This is one of the primary arguments that has been made by the United States, which filed an amicus ("friend of the court") brief in Stogner. Congress has retroactively eliminated the statutes of limitations for many terrorism crimes in the U.S.A. Patriot Act. As a result, the U.S. has a strong stake in arguing that changing statutes of limitations retroactively is perfectly fine.

If the Court takes this tack, the result may be satisfying, but the reasoning will not. Unthinking application of the Calder doctrine and Chase's boxes is the problem, not the solution.

The Court shouldn't try to squeeze this case into one of the Calder categories. Nor should it simply conclude that it simply cannot so be squeezed. Instead, the Court should take a step back, and ask what the Ex Post Facto Clauses are designed to get at: What purposes do they serve? And, do the Calder categories really capture these purposes in a complete and nuanced way?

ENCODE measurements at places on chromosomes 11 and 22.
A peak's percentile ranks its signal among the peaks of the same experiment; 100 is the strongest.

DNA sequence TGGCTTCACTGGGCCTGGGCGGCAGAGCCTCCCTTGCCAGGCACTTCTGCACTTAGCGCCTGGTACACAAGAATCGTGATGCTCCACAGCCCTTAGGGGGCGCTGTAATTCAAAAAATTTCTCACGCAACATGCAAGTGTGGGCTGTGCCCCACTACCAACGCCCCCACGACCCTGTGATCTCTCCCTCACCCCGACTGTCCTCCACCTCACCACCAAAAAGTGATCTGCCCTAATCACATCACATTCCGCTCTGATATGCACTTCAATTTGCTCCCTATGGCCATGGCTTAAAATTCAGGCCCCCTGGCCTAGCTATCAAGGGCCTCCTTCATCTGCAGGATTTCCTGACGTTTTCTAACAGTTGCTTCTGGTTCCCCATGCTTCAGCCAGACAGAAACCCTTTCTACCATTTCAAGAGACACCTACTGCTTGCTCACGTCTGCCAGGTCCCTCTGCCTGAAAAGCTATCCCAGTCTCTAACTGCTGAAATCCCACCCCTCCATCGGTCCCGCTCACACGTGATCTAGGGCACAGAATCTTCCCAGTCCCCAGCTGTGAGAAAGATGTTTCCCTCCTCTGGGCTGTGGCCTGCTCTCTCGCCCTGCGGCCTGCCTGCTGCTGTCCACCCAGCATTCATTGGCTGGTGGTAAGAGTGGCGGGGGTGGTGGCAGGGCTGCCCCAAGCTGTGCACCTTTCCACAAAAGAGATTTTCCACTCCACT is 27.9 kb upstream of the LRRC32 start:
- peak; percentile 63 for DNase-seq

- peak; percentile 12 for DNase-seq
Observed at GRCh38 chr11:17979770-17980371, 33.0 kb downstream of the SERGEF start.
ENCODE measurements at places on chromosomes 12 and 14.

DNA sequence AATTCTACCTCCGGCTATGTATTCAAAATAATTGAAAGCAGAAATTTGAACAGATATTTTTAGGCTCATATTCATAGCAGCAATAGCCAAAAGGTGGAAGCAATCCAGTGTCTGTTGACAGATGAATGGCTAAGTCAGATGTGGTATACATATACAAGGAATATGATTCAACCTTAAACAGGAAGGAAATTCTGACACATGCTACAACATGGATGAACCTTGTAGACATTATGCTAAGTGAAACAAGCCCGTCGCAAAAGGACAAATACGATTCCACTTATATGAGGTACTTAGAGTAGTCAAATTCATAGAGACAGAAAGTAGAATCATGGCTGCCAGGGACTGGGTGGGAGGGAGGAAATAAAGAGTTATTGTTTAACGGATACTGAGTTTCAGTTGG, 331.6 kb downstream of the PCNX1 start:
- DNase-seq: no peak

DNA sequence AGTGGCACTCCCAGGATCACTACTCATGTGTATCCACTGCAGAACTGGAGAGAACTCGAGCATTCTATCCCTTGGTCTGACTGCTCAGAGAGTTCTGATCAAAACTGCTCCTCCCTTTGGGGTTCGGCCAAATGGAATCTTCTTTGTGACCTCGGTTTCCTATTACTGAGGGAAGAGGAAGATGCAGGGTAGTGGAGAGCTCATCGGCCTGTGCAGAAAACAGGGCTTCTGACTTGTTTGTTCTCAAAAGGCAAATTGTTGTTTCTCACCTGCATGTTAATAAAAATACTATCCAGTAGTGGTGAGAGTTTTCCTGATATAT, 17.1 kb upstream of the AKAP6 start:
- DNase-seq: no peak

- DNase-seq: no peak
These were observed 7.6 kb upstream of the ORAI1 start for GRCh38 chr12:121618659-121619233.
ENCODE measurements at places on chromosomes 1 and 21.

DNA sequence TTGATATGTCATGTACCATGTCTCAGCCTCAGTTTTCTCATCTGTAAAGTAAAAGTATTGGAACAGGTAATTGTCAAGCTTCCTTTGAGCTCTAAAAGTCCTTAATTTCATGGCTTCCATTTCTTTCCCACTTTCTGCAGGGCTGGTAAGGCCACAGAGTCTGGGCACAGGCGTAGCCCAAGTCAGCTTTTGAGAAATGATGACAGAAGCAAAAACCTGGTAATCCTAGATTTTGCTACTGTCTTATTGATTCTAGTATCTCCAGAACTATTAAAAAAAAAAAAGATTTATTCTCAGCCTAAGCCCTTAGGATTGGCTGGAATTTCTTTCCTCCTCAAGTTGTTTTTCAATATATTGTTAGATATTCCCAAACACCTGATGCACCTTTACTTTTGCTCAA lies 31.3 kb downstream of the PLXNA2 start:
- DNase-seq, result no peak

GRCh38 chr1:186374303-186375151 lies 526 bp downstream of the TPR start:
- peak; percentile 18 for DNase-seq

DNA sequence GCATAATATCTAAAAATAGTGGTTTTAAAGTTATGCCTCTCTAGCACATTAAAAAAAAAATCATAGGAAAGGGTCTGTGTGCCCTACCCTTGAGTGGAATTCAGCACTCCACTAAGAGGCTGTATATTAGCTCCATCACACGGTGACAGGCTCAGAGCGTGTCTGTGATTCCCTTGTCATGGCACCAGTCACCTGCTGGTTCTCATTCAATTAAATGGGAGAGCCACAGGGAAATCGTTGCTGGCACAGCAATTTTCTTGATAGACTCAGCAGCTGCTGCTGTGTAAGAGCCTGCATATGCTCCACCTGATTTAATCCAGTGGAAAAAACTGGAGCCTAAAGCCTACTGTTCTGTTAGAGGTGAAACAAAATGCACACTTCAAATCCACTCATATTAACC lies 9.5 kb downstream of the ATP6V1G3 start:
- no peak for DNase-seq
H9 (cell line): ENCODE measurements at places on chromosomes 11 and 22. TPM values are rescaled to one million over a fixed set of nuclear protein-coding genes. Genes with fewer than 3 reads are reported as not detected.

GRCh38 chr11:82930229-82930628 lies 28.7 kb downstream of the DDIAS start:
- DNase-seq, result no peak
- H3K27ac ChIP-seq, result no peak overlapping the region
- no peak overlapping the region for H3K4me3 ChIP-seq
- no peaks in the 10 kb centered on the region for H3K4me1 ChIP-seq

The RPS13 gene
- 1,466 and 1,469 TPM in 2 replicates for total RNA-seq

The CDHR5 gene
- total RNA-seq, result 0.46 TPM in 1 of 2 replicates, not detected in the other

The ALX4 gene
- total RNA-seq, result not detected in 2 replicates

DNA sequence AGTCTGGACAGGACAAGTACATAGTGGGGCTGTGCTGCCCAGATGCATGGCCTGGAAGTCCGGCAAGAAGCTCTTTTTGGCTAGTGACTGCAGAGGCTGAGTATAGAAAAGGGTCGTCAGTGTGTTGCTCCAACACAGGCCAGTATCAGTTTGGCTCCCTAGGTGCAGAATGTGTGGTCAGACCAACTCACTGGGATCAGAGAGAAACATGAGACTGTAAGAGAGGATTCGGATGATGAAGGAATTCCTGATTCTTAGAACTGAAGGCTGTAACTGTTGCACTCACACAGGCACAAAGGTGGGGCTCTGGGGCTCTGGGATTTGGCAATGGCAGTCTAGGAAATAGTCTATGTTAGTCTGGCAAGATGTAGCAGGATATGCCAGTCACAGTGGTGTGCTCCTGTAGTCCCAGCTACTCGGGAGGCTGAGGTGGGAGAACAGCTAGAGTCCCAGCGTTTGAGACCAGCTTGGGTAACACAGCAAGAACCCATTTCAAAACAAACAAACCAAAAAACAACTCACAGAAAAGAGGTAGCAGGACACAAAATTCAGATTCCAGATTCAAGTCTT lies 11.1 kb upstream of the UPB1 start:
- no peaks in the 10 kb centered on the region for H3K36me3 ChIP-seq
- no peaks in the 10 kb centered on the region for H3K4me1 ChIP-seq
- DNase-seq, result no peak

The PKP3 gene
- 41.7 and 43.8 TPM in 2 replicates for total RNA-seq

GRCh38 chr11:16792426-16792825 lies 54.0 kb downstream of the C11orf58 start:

In so doing, the Court will be able to get back to the Constitution, and away from a misguided line of precedent. That is originalism in the very best sense.

Akhil Reed Amar is on vacation this week.

Akhil Reed Amar and Vikram David Amar are brothers who write about law. Akhil graduated from Yale College and Yale Law School, clerked for then-judge Stephen Breyer, and teaches at Yale Law School. Vikram graduated from U.C. Berkeley and Yale Law School, clerked for Judge William Norris and Justice Harry Blackmun, and teaches at U.C. Hastings College of Law. Their "brothers in law" column appears regularly in Writ, and they are also occasional contributors to publications such as the New York Times, the Los Angeles Times, and the Washington Post. Jointly and separately, they have published over one hundred law review articles and five books.